5. Mr. Gulati then submitted that in point of law no interest was chargeable and hence the ITO had no jurisdiction to initiate proceedings for charging interest by way of rectification. As already said, this court's view is that in the circumstances the interest is chargeable. Therefore, the ITO had jurisdiction to charge interest. This question, however, is not very material because the ITO is not trying to charge interest for the first time by way of rectification ; he had already charged it. He is now merely trying to rectify a computational error.

6. It was then urged that it is not quite correct to say that initially the ITO charged interest because, as held by the Jammu and Kashmir High Court in Mulakh Raj Bimal Kumar v. ITO , the charge of interest should be in the assessment order itself. Mentioning of an amount payable as interest in the demand notice is not enough. In the aforesaid case, the Jammu and Kashmir High Court had ruled that interest is not chargeable under Section 139 unless the assessee seeks extension of time by way of an application. This court has taken a contrary view in Addl. CIT v. Saraya Distillery [1978] 115 ITR 34. It has held that Section 142 of the Act read with Section 215 indicates that at the time of regular assessment interest has to be charged from the persons who have paid advance tax on their own estimate in an amount which falls short of the assessed tax by more than 75 per cent, thereof, and the officer is not required to pass aformal order to that effect. The officer has only to calculate the interest and make a demand for it. In view of this decision of our own court, we are not inclined to agree with the observations of the Jammu and Kashmir High Court. The amount of interest is calculated in the assessment form, which amount then is carried into the demand notice.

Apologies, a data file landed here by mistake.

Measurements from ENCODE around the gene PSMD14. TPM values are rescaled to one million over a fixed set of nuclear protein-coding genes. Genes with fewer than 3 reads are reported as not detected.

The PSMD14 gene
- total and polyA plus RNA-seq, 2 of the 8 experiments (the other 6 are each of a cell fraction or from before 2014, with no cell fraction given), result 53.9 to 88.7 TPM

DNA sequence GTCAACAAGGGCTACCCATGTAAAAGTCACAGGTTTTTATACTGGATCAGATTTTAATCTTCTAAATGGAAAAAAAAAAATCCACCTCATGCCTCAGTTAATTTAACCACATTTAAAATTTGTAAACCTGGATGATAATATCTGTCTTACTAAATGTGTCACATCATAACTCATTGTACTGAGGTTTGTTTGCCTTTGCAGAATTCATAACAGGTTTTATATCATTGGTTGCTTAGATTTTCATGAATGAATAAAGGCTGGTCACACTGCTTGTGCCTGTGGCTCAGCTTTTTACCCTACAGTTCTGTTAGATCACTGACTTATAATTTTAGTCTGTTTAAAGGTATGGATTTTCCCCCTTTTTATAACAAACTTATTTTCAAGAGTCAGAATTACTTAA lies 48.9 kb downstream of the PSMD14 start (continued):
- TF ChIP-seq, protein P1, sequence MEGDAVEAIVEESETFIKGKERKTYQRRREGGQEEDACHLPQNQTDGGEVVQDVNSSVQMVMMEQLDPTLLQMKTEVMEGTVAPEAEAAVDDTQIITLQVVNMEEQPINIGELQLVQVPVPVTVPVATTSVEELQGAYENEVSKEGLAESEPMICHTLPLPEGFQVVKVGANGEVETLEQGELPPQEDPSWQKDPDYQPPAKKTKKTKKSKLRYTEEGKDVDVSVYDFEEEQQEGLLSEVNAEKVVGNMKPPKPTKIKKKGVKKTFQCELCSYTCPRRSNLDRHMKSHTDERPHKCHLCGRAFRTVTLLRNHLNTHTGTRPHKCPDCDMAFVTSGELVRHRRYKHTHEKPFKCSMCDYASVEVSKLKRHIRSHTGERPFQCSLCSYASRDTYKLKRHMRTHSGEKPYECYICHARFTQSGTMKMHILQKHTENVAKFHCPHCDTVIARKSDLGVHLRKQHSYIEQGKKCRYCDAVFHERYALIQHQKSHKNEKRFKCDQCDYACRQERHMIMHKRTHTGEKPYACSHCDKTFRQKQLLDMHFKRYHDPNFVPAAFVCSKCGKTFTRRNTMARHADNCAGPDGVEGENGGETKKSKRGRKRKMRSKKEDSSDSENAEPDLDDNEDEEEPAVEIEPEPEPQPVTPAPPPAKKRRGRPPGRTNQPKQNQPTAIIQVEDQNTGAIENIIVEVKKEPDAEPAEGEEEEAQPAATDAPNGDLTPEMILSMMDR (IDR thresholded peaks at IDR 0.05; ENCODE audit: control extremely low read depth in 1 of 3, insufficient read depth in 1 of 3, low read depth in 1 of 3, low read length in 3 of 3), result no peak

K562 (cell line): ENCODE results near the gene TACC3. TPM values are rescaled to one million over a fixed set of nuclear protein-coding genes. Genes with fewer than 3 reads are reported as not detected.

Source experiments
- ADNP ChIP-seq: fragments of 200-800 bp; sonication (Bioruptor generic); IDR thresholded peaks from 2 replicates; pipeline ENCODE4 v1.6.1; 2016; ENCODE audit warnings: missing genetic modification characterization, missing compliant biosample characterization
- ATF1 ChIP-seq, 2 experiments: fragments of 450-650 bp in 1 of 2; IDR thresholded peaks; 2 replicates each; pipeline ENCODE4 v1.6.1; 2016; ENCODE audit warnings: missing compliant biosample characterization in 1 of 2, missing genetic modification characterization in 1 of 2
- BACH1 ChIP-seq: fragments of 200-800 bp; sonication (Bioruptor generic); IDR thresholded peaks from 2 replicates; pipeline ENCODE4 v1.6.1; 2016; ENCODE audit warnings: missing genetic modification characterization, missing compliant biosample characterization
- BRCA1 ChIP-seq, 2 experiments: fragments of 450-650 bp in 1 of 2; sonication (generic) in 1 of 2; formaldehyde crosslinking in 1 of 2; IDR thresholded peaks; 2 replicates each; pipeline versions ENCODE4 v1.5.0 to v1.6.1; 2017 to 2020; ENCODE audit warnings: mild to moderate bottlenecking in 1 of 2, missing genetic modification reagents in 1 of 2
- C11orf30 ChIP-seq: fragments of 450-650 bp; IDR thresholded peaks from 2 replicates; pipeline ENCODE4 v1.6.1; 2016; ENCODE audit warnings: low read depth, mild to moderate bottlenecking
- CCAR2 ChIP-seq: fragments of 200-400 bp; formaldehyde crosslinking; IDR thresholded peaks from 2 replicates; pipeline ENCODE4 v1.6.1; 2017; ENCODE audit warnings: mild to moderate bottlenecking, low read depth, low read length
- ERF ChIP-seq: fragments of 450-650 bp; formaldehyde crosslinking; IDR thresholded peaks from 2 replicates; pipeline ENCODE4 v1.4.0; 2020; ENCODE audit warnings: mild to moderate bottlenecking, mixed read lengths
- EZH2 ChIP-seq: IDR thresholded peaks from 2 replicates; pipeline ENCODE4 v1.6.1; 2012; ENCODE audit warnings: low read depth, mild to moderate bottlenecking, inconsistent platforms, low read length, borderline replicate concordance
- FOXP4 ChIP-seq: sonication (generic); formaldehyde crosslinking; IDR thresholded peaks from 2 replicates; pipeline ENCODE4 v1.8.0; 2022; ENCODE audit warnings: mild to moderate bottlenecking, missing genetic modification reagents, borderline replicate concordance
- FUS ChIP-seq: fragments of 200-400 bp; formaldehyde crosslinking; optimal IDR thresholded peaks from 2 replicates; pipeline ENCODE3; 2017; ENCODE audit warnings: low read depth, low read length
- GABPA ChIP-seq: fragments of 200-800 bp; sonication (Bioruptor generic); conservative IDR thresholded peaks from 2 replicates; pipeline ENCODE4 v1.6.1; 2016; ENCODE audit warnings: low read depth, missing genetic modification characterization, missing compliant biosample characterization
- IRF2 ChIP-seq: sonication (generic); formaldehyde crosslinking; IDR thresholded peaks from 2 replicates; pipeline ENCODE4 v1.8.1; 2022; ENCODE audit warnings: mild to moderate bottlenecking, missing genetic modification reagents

7. In the end, it was submitted that the ITO had jurisdiction to waive or reduce the amount of interest and he was deemed to have exercised that power. The Tribunal has held that there was no occasion for the ITO to exercise the discretion of waiver or reduction of interest. The error was of a clerical nature. It cannot, hence, be said that in the circumstances the officer had waived or reduced the interest payable by the assessee. In our opinion, this finding of fact is not vitiated by any error of law.

8. In A. H. Wheeler & Co. P. Ltd. v. ITO : [1964]51ITR92(All) , it was held that even assuming that the omission to reduce the super-tax rebate was deliberate, if that view was manifestly wrong in law, the ITO had jurisdiction to rectify the assessment. This shows that even if such a mistake was deliberate, since the interest was chargeable according to the statutory provisions, it could be rectified.

9. In the result, we answer the question referred to us in the affirmative, in favour of the department and against the assessee. The Commissioner of Income-tax will be entitled to costs, which we assess at Rs. 200.